Dundee has come a long way since the dark days of the mid-1990s. From 2000 to 2004, the city had net employment growth of 3.4%. That average number encompassed the loss of 3,300 manufacturing jobs, a 20% growth in digital media, and 50-60% growth in life sciences jobs. New business starts rose 7% during the period and unemployment dropped, though it remains over a full percentage point higher than the average for Scotland. In 2007, the Partnership created a new group called the Digital Observatory. Its goal: to closely track Dundee's development as an Intelligent Community and provide leaders with the information they need to keep their community on the path to prosperity.
Labor Force: 80,000
Smart21 2007 | 2008 | 2010
Top7 2007 | 2008 | 2010
The UK’s second largest city, Birmingham is a study in contrasts that reflects a dramatic history. It was one of the leading cities of the Industrial Revolution but the devastating decline of manufacturing caused employment to collapse by 200,000 from 1971 to 1984, before a major renewal program grew service-sector employment to 85% of the total while manufacturing shrank to 11%. Today, Birmingham is home to major universities and has nearly half its workforce employed in knowledge-intensive industries. But less than a quarter of residents work in these industries, while half of residents live in some of the most deprived neighborhoods in the country. To spur the next wave of growth, the Digital Birmingham partnership is driving an effort to improve connectivity with development of a fiber-based Digital District. They are building digital skills with training programs in libraries, computers in low-income homes, and broadband build-outs in Council housing. Birmingham Science City is building a research cluster focusing on advanced materials, sustainable energy and advanced medicine. One of the UK’s largest government re-engineering programs promises to achieve £1bn in efficiency gain, while city hospitals are pioneering in wireless decision support systems and digital media education programs for patients and staff.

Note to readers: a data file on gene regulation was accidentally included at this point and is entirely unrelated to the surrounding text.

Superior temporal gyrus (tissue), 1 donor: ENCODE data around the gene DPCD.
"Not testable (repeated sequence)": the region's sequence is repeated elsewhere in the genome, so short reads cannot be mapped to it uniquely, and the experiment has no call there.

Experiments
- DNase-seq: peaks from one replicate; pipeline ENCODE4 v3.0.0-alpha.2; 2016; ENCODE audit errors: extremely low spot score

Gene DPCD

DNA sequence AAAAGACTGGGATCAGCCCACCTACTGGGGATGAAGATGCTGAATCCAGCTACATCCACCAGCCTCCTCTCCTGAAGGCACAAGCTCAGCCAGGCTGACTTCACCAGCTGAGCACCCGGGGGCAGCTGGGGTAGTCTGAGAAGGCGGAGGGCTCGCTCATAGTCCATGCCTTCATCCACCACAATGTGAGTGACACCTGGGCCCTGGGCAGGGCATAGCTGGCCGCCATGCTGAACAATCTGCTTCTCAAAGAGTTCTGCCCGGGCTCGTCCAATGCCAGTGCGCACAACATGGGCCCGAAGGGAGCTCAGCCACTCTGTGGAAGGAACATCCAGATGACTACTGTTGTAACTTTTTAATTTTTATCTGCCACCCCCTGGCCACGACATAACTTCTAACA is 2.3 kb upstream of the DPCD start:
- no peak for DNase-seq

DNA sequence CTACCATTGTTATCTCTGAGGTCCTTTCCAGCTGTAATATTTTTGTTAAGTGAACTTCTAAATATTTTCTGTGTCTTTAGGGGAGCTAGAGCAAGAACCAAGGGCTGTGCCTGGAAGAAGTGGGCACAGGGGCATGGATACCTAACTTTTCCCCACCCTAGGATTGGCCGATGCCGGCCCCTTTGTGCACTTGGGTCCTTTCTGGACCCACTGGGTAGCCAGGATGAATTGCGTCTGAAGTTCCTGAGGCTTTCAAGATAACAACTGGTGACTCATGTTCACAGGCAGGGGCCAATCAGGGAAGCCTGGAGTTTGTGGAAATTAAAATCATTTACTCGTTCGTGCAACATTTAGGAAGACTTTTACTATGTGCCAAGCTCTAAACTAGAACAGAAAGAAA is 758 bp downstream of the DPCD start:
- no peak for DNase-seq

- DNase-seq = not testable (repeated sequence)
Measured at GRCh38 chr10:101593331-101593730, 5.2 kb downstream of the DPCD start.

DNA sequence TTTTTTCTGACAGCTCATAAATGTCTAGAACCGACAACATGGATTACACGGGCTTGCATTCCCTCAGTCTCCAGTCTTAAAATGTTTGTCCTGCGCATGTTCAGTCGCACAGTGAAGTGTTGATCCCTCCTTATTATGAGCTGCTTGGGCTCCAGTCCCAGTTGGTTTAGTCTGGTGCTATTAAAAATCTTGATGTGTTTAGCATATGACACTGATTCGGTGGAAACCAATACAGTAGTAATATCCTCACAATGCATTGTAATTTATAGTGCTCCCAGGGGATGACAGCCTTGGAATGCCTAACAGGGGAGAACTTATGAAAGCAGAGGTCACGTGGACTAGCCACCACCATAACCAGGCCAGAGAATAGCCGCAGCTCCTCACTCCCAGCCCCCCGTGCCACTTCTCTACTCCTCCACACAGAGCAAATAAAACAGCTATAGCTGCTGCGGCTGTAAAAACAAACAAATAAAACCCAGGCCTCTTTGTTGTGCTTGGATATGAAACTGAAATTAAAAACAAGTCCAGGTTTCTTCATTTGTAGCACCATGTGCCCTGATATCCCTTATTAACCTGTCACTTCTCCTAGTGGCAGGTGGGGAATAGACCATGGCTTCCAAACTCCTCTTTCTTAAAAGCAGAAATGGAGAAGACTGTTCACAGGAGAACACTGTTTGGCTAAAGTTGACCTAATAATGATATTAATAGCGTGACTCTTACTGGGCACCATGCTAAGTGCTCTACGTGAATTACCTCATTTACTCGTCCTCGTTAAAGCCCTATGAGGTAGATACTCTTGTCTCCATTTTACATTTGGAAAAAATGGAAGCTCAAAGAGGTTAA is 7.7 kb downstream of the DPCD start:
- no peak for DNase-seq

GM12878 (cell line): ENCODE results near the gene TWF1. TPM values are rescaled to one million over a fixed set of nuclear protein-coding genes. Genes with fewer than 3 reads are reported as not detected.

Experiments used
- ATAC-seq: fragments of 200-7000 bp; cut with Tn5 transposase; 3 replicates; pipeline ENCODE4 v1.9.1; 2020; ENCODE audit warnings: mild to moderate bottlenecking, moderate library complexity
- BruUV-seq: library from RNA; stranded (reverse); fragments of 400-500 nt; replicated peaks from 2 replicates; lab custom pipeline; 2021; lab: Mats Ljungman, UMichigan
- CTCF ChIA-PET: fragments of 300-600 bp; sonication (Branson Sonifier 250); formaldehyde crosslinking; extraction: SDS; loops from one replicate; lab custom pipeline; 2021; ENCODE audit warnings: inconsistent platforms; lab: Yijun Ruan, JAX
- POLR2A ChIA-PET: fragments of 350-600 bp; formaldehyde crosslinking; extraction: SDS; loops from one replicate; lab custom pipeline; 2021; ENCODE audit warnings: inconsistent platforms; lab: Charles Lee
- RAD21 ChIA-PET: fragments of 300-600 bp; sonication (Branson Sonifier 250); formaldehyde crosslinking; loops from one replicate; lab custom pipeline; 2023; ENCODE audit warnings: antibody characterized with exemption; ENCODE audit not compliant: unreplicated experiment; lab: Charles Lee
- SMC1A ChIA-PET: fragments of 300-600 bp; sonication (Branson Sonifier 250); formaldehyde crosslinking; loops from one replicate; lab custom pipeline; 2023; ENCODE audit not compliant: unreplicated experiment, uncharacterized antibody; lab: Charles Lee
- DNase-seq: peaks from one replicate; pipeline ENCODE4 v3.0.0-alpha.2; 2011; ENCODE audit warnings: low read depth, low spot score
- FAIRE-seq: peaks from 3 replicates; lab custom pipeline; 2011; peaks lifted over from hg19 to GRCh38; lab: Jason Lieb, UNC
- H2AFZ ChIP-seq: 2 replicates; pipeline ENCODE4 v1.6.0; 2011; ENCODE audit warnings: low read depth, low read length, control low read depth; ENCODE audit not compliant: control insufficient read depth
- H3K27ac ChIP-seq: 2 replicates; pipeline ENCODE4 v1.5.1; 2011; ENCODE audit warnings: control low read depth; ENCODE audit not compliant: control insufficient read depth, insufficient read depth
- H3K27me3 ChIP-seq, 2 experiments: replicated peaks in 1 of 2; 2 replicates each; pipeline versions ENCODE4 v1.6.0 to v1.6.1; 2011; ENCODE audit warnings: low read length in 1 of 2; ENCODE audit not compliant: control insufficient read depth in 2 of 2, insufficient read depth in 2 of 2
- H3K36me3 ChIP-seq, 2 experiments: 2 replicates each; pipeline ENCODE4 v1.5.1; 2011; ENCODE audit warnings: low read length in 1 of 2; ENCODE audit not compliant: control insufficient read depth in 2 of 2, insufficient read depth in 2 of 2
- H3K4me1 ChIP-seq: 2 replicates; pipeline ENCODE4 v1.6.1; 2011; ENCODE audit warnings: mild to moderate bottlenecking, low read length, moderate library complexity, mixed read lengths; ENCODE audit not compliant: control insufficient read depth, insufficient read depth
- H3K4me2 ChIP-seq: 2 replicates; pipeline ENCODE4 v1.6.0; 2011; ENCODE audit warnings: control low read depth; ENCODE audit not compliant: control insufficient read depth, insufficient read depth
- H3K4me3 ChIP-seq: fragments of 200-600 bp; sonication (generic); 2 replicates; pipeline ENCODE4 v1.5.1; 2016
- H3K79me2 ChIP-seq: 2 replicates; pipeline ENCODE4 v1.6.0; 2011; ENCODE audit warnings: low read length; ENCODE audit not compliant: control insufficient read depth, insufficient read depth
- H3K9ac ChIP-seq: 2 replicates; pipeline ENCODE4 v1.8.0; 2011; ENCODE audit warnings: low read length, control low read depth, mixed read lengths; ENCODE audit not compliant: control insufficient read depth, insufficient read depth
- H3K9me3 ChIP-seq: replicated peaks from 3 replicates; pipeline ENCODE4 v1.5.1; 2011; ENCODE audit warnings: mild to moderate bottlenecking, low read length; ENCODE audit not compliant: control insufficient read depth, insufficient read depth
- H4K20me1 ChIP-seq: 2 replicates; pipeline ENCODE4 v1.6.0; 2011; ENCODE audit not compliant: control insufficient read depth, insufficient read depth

Broadband development led by city to open economy to the globe.
The city of Stockholm stands on fourteen islands on Sweden's south-central east coast. According to legend, the city's name tells you how it was born: as a fortress made of logs ("stock") on an island (“holm”) guarding the entrance to lake Mälaren. Stockholm has been Sweden´s political, cultural and economic center since the 1200s.